From a White House flirting with a policy of regime change to a changing political reality in the Gulf to the terror attacks in Tehran, the Iranian nuclear deal’s survival is anything but guaranteed.
By Derek Davison
The Iran nuclear deal—Joint Comprehensive Plan of Action, or JCPOA—is facing multiple threats, and whatever hope there may once have been that it could serve as a basis for improving U.S.-Iran ties is probably gone. Between the Trump administration’s emerging focus on Iranian regime change and recent instability in the Persian Gulf, simply maintaining the deal itself is proving to be a serious challenge.
That was the consensus at a June 13 panel discussion hosted by the Atlantic Council as part of its day-long “Preserving and Building on the Iran Nuclear Deal” event. Panelists—the Atlantic Council’s Amir Handjani, the Brookings Institution’s Suzanne Maloney, and the National Iranian American Council’s Reza Marashi—agreed that Washington’s shift in attitude toward Iran and recent tensions related to Qatar and the June 7 terrorist attacks in Tehran have made this a critical time for the JCPOA’s survival—even for avoiding another war in the Persian Gulf.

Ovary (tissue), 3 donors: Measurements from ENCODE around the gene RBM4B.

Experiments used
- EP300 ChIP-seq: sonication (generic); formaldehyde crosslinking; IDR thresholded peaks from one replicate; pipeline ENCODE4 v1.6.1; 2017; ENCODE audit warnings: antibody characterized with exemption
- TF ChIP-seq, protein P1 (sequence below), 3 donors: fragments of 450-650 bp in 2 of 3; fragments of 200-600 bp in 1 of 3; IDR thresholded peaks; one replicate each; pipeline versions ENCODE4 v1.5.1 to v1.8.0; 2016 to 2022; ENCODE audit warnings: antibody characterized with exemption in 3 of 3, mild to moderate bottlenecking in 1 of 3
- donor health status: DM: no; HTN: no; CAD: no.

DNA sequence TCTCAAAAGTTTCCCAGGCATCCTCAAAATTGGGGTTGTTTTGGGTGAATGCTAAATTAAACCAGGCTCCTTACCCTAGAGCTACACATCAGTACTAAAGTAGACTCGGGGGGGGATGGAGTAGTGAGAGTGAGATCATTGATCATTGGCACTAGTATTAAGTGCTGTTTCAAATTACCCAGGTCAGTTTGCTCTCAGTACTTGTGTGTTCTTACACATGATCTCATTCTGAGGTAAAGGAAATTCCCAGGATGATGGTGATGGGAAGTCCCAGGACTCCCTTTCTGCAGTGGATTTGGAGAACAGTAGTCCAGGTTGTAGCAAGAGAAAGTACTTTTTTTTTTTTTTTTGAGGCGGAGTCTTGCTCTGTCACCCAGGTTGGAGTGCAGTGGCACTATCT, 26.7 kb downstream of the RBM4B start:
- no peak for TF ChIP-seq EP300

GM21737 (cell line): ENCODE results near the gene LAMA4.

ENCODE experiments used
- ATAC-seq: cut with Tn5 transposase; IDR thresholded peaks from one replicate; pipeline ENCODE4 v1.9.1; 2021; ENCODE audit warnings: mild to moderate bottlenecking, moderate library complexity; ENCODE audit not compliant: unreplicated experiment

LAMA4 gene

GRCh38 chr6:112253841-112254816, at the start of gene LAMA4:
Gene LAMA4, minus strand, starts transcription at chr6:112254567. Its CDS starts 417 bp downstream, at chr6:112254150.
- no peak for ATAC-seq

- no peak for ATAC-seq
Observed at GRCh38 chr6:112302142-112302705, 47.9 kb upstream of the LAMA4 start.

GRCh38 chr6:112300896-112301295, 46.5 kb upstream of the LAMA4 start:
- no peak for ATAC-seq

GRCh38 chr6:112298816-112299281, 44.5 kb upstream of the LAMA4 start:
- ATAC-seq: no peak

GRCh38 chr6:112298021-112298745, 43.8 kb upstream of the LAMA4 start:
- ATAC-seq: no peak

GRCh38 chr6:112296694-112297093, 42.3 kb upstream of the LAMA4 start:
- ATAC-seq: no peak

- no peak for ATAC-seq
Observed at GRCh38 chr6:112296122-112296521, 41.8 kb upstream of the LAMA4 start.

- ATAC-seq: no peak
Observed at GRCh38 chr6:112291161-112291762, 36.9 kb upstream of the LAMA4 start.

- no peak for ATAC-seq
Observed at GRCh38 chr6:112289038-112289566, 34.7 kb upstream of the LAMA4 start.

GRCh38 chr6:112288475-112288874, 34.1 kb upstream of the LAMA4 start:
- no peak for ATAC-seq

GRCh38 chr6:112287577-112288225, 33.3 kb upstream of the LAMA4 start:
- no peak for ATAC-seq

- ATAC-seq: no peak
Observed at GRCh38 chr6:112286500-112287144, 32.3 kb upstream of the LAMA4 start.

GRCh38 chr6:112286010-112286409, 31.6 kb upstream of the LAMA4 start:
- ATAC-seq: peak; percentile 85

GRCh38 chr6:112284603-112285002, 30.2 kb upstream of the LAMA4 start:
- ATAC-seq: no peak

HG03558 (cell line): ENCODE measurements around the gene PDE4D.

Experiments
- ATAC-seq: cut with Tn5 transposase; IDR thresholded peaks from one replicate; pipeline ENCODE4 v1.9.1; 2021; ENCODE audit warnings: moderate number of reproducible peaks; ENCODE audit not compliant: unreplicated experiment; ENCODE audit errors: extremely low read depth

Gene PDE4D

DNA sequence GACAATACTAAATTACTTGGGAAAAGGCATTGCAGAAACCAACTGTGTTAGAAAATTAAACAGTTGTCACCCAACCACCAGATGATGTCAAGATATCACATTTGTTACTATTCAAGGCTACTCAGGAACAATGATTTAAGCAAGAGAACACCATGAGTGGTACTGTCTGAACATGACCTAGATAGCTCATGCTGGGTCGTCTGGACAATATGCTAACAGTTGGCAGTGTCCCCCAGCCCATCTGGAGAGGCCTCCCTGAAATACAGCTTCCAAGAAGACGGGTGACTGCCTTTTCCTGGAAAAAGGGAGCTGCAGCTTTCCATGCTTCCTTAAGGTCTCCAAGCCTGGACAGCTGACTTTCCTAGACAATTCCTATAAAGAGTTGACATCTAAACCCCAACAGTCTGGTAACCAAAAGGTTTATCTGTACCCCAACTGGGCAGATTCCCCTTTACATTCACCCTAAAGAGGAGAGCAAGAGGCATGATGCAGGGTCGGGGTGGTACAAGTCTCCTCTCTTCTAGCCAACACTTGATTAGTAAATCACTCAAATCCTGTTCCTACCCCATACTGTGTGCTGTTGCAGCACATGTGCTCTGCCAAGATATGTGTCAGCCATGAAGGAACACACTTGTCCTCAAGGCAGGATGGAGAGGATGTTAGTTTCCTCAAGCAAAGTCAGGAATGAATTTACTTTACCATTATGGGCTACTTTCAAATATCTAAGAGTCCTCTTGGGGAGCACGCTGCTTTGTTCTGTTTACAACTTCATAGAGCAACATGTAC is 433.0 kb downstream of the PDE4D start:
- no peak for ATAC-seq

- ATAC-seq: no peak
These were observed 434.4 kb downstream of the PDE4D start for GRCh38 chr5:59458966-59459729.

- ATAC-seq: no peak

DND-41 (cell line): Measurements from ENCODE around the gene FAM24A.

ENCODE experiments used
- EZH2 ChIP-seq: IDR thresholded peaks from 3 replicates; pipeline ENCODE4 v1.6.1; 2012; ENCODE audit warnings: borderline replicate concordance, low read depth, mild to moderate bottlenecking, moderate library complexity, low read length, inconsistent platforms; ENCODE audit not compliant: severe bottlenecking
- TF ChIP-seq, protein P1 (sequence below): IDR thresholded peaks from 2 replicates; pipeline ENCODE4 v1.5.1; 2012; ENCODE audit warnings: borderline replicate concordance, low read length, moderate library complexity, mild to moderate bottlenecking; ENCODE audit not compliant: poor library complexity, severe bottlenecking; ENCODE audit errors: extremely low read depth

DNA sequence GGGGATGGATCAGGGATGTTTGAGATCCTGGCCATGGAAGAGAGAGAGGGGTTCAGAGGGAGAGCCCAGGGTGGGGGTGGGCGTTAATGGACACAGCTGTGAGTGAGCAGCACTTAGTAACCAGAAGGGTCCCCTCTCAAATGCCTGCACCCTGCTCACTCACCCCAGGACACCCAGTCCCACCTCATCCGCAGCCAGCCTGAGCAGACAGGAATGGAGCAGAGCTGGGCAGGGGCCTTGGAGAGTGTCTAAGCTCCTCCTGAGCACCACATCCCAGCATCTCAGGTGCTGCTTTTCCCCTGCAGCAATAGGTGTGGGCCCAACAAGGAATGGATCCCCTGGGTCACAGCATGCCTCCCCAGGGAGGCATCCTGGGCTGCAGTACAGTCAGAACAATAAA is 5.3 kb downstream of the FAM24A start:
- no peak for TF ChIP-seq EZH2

Flirtation with regime change
The Trump administration increasingly represents a break not just with the Obama administration, which itself broke with over three decades of Washington consensus on Iran to adopt a policy of engagement after the 2013 election of relatively moderate President Hassan Rouhani, but with the previous consensus as well. U.S. policy toward Iran has occasionally hinted at or even offered limited support to the idea of regime change in Tehran, but for the most part it has focused on containing Iran’s regional ambitions. According to Maloney, who acknowledged that a Hillary Clinton administration would also have been more confrontational toward Iran than the Obama administration was, it’s still too early to really say what Trump’s Iran policy will eventually look like. Still, there’s something different about the Trump administration’s approach: